Gennady Zyuganov, the Communist leader running far second to Putin in the polls, called the report "a cheap trick that reeks," the state RIA Novosti news agency quoted him as saying.

The nationalist party leader, Vladimir Zhirinovsky, said the assassination plot was invented by political spin doctors and designed to appeal to "poorly educated old ladies" and housewives, the news agency reported.

The majority of Russians get their news from state-controlled television, whose blanket coverage of Putin casts him as the defender of a stable and prosperous Russia.

Putin spokesman Dmitry Peskov said any statements linking the reported plot to the presidential campaign were "blasphemous."

Channel One said two of the alleged members of the group arrived in Ukraine from the United Arab Emirates via Turkey with instructions from Umarov, the top military leader for the Chechen rebels. One of them, a Chechen, was killed during the accidental explosion in Odessa and the other one, Kazakhstan citizen Ilya Pyanzin, was wounded in the blast and arrested.

Pyanzin led investigators to his contact in Odessa, Adam Osmayev, a Chechen who previously had lived in London and had been sought by Russia since 2007, the report said. The TV station showed footage of Osmayev's arrest in Odessa with black-clad special troops bursting in and later a half-naked, bloodied Osmayev on his knees, his head bowed down.

Speaking to Channel One from custody in Ukraine, Osmayev described the group's mission.

"Our goal was to go to Moscow and try to kill Prime Minister Putin ... Our deadline was after the Russian presidential election," he was quoted as saying.

It was not clear if the statement was made freely. Both of Osmayev's hands were bandaged, and his face was covered in green dots from an antiseptic used to treat his cuts.

He said he wouldn't have become a suicide bomber but the other Chechen who was killed in the accidental explosion might have agreed to do that. Osmayev added they considered using powerful military mines that would have made a suicide mission unnecessary.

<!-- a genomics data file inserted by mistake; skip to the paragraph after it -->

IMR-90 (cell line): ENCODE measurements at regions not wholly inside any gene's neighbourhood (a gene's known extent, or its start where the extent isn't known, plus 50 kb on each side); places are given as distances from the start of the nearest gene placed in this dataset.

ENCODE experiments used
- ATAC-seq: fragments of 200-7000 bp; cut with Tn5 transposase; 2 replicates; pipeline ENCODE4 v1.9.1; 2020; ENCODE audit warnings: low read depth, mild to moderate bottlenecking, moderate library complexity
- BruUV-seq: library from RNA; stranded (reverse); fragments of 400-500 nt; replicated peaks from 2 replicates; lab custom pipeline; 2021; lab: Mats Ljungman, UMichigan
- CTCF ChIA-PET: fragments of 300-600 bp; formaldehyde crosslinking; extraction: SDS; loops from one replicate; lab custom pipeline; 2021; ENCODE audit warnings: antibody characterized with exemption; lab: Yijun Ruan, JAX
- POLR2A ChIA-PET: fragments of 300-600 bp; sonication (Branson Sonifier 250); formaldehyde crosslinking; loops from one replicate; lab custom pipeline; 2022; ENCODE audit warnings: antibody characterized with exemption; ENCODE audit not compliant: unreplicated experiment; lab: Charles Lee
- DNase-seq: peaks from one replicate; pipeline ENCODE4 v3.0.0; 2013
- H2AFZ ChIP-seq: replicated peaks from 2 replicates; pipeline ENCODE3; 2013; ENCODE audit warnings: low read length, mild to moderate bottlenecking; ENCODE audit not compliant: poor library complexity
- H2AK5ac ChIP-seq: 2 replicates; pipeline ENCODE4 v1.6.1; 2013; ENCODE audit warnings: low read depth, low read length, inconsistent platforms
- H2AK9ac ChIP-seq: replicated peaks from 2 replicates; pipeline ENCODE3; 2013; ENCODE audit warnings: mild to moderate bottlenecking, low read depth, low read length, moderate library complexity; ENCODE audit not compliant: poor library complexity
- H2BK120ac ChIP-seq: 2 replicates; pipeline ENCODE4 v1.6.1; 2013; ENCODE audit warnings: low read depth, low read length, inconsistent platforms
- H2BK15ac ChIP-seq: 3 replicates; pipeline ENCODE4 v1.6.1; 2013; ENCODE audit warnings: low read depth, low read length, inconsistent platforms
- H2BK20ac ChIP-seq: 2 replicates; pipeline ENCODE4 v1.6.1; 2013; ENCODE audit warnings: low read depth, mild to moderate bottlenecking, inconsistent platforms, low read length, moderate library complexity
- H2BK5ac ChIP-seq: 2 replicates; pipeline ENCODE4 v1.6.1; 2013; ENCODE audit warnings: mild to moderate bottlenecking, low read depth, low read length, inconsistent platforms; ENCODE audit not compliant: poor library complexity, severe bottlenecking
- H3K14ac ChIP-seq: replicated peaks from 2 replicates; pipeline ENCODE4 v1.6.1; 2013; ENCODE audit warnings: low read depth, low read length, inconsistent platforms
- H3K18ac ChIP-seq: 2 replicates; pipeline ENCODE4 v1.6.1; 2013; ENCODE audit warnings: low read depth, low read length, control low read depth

Umarov, the Chechen rebel leader, has claimed responsibility for a number of attacks against Russia, including a January 2011 suicide bombing at Moscow's Domodedovo airport that killed 37 people and injured more than 180. Umarov also had warned that many more such attacks would follow if Russia did not allow the Caucasus to become an independent Islamic state governed by Sharia law.

Umarov also claimed responsibility for the double-suicide bombing of Moscow's subway in March 2010 that killed 40 people. He is seen more as an ideological than a military figure, as many militant cells operate autonomously and shun centralized command.

In response to Russia's opposition protests against Putin, Umarov issued a statement this month ordering his men to avoid hitting civilian targets because civilians have risen up against Putin.

Channel One said Osmayev had led the investigators to a cache of explosives near a Moscow avenue that Putin uses to travel between his office and a suburban residence. A Russian security officer told the television station that the suspects also had videos of Putin's convoy taken from different angles to prepare for the alleged attack.

Pyanzin, who also confessed on film, was shown saying that his group was supposed to sabotage Russian economic facilities and then try to kill Putin.